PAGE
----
In celebration of the Olympics, Facebook is running a little test wherein Facebookers in Canada and Brazil will see a little camera open up at the top of their feed with they launch the Facebook app.
From there users can take photos or video and add Olympics-themed stickers, frames, and filters. Just like Snapchat. And that’s really the highlight of the story here. Snapchat’s visual storytelling approach is what made it such a hit, but mostly with younger audiences. The old joke is parents aren’t allowed on Snapchat, but the reality is many adults really don’t get Snapchat because it’s so unlike most other social media apps thanks to its unconventional user interface.
So, Instagram and Facebook are wisely emulating Snapchat in their own way, hoping to engage a wider demographic with this fun way of communicating with friends and family.
Spotify’s latest swat at Apple Music
Spotify today announced a new feature which we believe it hopes will help it better compete with Apple Music. It’s called “Release Radar,” and it’s a lot like “Discover Weekly” in that it will create a playlist of music it thinks you will like once a week, only this list will be made up entirely of recently released music. That might seem like an obvious move but consider the fact that there’s not a whole lot of data on brand-new releases for Spotify’s algorithm to grab onto.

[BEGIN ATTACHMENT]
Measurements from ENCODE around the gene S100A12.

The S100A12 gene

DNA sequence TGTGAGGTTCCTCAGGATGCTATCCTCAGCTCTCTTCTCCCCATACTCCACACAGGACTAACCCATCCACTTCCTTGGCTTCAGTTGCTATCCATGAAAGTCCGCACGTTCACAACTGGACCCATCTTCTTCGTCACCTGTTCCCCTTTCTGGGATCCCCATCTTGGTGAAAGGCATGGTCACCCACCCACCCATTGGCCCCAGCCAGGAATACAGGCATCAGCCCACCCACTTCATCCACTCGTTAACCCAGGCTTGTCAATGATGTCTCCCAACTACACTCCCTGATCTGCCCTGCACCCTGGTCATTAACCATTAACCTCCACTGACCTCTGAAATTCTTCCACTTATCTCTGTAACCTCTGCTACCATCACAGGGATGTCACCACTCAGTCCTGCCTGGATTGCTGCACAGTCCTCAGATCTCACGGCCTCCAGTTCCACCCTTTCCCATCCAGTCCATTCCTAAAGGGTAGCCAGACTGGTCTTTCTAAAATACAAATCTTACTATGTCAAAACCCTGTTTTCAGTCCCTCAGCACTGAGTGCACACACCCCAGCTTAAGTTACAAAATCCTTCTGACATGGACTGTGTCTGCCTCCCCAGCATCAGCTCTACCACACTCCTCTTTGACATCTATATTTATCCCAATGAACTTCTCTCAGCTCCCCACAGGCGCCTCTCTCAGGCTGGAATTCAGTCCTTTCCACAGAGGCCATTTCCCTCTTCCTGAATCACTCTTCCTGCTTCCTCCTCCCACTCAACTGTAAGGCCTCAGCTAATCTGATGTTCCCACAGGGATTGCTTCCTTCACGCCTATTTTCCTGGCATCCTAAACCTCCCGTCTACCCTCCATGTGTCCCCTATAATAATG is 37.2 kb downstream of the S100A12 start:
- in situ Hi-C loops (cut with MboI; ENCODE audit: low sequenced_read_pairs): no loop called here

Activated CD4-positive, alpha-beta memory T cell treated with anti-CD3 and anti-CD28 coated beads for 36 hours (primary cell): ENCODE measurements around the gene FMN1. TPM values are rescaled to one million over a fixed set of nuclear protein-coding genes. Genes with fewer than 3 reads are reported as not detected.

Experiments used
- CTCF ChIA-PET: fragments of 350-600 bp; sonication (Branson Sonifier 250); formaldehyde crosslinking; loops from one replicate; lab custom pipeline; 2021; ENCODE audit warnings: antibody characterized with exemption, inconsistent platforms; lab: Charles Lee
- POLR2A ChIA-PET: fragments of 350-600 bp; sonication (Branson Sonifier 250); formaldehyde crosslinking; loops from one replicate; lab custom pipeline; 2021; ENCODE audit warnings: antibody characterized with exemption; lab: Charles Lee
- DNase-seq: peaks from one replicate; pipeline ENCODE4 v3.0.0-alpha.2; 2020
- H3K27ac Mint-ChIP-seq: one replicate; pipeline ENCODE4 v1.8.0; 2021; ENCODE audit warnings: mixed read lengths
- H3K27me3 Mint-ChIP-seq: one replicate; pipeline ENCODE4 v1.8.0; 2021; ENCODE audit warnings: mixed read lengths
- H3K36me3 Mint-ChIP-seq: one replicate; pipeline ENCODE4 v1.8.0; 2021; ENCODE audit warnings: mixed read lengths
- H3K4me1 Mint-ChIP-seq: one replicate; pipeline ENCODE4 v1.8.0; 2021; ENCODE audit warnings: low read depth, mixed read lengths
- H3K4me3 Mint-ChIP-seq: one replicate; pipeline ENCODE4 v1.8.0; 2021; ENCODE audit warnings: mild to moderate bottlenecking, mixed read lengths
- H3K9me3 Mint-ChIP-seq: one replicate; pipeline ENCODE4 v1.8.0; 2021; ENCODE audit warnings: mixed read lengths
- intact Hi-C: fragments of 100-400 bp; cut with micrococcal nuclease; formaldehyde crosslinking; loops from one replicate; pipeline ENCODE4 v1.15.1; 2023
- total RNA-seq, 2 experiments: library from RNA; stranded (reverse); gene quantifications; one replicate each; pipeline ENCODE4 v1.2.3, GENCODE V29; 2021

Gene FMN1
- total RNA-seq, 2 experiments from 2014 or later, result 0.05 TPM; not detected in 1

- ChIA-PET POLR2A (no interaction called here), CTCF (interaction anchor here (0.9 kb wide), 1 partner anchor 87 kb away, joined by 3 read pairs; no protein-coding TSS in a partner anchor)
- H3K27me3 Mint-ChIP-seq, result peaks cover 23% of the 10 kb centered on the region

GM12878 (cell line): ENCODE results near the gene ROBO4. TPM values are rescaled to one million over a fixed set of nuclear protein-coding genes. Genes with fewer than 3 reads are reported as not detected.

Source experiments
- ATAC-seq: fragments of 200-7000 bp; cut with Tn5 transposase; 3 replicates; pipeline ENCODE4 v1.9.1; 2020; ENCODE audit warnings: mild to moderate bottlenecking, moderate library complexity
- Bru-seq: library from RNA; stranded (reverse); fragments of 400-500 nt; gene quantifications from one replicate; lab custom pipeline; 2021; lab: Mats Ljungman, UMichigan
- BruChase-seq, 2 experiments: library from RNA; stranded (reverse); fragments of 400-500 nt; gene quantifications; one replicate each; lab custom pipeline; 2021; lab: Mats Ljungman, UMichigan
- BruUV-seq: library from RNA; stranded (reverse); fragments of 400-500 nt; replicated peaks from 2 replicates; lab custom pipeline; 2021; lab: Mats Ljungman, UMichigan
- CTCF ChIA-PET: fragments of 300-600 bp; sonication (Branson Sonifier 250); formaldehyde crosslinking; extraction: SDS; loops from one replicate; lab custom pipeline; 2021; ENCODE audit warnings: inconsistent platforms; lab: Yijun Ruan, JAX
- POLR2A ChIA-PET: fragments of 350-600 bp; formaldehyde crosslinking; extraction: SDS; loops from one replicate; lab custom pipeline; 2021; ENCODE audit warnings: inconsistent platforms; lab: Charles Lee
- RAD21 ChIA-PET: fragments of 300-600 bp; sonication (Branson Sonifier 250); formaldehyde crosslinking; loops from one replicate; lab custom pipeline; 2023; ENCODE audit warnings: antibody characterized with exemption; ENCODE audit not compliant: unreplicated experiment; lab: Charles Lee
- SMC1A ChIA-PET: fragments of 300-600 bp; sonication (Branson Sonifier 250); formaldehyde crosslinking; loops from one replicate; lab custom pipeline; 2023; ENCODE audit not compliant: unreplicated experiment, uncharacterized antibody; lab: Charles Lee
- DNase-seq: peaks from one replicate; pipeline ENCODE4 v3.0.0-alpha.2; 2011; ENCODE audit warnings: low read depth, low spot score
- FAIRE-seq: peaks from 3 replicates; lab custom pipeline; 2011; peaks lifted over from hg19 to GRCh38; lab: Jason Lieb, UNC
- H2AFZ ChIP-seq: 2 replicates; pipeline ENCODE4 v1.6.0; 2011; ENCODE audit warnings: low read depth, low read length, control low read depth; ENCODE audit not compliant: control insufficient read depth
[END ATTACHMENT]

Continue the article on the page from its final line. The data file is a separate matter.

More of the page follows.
Instead, the new list is based on the sound of the music itself. Spotify has a new audio team in New York developing programs that deeply analyze the audio in order to create data on it which the new algorithm can use. It’s a clever idea, and we’re looking forward to seeing how it works.
Suicide Squad kills itself trying (and failing) to be funny
Finally: Suicide Squad. It seems like this movie was in trouble from the get-go. The media has been hammering on its identity crisis from the beginning, and we know it went back into reshoots pretty late in the game, some say as a reaction to the huge disappointment that was Batman vs. Superman. And before the movie was even released, superfans were calling for a takedown of movie review aggregator, Rotten Tomatoes, over its negative rating of the flick.
Is it really that bad? Well, DT’s own Rick Marshall went to watch it for you and … well, you’ll just have to read the review here. It’s … complicated. Should you go see it? We’re leaving that decision to you. No matter what you do with your weekend, though, be sure to check in with Digital Trends to keep up on emerging tech and entertainment news.